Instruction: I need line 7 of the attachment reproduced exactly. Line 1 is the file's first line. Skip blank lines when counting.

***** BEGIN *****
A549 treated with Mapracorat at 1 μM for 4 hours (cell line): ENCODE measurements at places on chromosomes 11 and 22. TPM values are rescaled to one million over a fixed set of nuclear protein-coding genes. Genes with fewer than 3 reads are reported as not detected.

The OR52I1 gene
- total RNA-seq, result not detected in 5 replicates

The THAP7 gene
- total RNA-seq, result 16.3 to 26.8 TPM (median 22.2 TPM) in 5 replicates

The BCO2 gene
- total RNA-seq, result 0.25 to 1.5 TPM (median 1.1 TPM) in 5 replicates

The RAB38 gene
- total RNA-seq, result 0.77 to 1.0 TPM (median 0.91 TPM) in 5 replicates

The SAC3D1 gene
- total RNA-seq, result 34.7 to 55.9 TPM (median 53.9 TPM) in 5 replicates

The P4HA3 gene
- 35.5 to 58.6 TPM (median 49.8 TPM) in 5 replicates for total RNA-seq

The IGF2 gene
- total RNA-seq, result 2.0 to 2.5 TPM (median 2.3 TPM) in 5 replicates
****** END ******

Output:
- total RNA-seq, result 0.25 to 1.5 TPM (median 1.1 TPM) in 5 replicates